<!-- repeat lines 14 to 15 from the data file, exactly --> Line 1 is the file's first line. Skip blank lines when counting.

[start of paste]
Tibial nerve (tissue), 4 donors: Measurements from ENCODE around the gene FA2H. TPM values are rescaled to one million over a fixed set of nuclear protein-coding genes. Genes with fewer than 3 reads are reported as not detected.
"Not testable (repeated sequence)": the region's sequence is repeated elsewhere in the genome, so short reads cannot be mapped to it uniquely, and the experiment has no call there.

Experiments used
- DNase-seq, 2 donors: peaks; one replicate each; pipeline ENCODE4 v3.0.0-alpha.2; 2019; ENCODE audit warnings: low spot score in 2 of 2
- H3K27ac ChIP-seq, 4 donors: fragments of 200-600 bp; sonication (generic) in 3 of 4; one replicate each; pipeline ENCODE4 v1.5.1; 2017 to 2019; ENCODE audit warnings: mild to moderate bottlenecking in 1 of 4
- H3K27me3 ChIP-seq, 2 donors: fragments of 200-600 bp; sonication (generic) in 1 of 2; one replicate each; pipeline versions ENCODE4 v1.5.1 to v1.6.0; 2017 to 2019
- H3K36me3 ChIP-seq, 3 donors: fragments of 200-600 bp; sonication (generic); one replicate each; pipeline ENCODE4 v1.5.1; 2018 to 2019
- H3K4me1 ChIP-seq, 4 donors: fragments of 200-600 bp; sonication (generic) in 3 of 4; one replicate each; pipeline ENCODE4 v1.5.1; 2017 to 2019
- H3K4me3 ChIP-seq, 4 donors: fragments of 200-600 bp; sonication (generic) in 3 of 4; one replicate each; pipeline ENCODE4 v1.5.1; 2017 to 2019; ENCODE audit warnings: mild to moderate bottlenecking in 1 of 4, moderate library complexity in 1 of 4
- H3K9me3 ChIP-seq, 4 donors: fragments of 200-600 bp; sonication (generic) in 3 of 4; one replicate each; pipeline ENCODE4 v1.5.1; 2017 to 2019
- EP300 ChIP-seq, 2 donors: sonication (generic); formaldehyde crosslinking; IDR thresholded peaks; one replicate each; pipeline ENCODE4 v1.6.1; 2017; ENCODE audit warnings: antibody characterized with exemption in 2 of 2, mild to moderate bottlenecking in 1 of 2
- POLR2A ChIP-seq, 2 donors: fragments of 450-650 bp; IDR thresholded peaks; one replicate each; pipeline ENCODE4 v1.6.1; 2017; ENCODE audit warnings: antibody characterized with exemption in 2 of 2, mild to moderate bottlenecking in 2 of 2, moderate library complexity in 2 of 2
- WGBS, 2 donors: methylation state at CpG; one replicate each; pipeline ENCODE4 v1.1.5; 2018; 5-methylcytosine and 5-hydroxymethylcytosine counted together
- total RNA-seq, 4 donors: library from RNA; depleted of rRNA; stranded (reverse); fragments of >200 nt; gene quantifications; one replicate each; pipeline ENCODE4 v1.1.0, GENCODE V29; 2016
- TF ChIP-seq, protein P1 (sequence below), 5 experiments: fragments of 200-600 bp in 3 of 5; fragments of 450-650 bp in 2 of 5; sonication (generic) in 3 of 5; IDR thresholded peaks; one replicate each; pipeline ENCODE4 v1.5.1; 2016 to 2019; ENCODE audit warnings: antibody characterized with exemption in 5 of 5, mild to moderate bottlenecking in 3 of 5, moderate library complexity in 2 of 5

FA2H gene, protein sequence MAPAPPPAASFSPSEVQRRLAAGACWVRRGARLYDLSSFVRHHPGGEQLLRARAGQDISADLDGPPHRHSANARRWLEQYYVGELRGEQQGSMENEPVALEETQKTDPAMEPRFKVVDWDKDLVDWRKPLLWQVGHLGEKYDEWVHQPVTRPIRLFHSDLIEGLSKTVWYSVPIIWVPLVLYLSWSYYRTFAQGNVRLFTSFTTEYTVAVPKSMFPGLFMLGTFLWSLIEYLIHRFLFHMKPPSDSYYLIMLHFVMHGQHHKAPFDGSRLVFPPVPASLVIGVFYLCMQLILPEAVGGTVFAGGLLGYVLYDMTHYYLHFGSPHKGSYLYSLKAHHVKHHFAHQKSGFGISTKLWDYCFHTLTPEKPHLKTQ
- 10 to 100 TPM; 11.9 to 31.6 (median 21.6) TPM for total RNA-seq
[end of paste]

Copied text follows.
- total RNA-seq, 4 donors: library from RNA; depleted of rRNA; stranded (reverse); fragments of >200 nt; gene quantifications; one replicate each; pipeline ENCODE4 v1.1.0, GENCODE V29; 2016
- TF ChIP-seq, protein P1 (sequence below), 5 experiments: fragments of 200-600 bp in 3 of 5; fragments of 450-650 bp in 2 of 5; sonication (generic) in 3 of 5; IDR thresholded peaks; one replicate each; pipeline ENCODE4 v1.5.1; 2016 to 2019; ENCODE audit warnings: antibody characterized with exemption in 5 of 5, mild to moderate bottlenecking in 3 of 5, moderate library complexity in 2 of 5